A publication of the Archaeological Institute of America
The Limits of the Nile
The Nile was the lifeblood of ancient Egypt, and its inundation was the pivotal annual event in Egyptian civilization. Every summer, between May and September, the river gradually swelled until it overflowed its banks and flooded the surrounding plains. When the waters receded, they left behind layers of fertile deposits that were essential for growing crops to feed the realm. However, the floodwaters fluctuated from year to year, and when they fell short of or surpassed the optimal level, dire consequences followed. An insufficient flood meant that the water did not reach all arable land, often resulting in famine and civil unrest. On the other hand, overflooding could destroy infrastructure, wipe out livestock, and breed pestilence and disease.
To gauge and help forecast each year’s flood, Egyptians developed a device known as a nilometer. “Nilometers evolved as a sacred means of monitoring, communicating, and experiencing variations in the behavior of the river,” says Nottingham Trent University archaeologist Jay Silverstein. Nilometers were once located up and down the Nile, and while archaeological evidence of the earliest devices is scarce, inscriptions mentioning nilometers date back 5,000 years. The most recently discovered example was found in the Nile Delta at the Greco-Roman city of Thmuis, modern-day Tell Timai, and was constructed in the third century B.C.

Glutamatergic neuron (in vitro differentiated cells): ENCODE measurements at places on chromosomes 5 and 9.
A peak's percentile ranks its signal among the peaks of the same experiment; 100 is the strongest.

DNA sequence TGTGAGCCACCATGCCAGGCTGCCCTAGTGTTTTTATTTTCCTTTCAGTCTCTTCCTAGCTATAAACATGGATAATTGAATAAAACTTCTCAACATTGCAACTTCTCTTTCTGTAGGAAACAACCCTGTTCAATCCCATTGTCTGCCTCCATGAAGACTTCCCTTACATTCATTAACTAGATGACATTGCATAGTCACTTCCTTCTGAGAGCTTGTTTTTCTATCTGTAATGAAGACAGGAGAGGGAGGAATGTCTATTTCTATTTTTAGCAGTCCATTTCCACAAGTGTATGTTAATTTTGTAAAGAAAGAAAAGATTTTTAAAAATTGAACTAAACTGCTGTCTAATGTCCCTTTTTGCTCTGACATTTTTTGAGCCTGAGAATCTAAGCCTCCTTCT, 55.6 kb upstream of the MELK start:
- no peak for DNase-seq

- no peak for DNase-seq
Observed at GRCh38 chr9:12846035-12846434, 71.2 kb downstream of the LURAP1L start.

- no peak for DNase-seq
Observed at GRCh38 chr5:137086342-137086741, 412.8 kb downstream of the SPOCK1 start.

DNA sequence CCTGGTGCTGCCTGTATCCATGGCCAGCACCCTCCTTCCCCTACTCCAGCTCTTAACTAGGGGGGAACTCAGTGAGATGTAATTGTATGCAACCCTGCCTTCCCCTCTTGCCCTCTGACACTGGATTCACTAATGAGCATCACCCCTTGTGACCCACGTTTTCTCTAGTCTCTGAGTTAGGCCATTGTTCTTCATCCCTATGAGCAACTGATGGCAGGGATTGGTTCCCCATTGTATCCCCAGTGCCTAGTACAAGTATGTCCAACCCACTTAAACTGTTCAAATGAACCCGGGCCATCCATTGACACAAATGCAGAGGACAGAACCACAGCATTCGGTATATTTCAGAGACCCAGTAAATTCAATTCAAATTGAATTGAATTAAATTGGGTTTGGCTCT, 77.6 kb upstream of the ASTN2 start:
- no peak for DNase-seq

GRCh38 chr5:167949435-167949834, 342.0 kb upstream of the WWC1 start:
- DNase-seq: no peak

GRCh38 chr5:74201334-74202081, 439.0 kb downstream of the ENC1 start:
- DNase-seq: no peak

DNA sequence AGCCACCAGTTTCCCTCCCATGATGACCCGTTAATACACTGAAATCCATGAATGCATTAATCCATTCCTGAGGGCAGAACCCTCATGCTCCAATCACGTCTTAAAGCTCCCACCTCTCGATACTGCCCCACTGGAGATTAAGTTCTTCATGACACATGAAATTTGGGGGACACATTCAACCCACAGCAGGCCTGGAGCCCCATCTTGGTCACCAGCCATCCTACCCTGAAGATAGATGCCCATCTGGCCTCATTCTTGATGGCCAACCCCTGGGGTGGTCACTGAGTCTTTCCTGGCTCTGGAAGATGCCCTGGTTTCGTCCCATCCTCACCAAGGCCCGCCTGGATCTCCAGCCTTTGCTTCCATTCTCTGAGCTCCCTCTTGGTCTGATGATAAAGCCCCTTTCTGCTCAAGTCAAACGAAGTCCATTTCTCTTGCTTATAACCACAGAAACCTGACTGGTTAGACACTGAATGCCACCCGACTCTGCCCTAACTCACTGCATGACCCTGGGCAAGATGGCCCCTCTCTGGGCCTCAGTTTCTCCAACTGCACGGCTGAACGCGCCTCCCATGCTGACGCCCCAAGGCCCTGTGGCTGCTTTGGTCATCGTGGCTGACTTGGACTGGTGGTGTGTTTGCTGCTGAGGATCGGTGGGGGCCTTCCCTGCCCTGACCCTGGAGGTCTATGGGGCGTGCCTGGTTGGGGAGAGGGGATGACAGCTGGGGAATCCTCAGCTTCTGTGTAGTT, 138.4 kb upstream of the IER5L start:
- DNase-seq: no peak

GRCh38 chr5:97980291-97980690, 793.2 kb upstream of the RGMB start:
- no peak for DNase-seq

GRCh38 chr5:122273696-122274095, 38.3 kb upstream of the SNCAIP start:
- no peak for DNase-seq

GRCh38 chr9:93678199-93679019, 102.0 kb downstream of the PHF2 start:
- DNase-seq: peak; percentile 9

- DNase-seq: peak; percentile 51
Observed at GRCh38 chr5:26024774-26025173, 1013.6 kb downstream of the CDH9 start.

Nilometers were built in a variety of shapes and styles and were located next to the river or linked to it through channels or conduits. The main feature of most nilometers, including the one at Thmuis, was a holding tank or well that was fed by the Nile’s waters. As the river rose and fell, so did the water level within the nilometer. Some nilometer complexes housed a staircase that provided easy access for those charged with measuring the water. Others included a column with evenly spaced marks that acted like a giant ruler indicating the river’s height. During the flood season, priests monitored water levels daily to help predict how the flood was progressing. “As the Nile approached its optimal level,” Silverstein says, “the priests would watch carefully and, when it achieved that point, there would be great festivities and floodgates to fields would be opened.”
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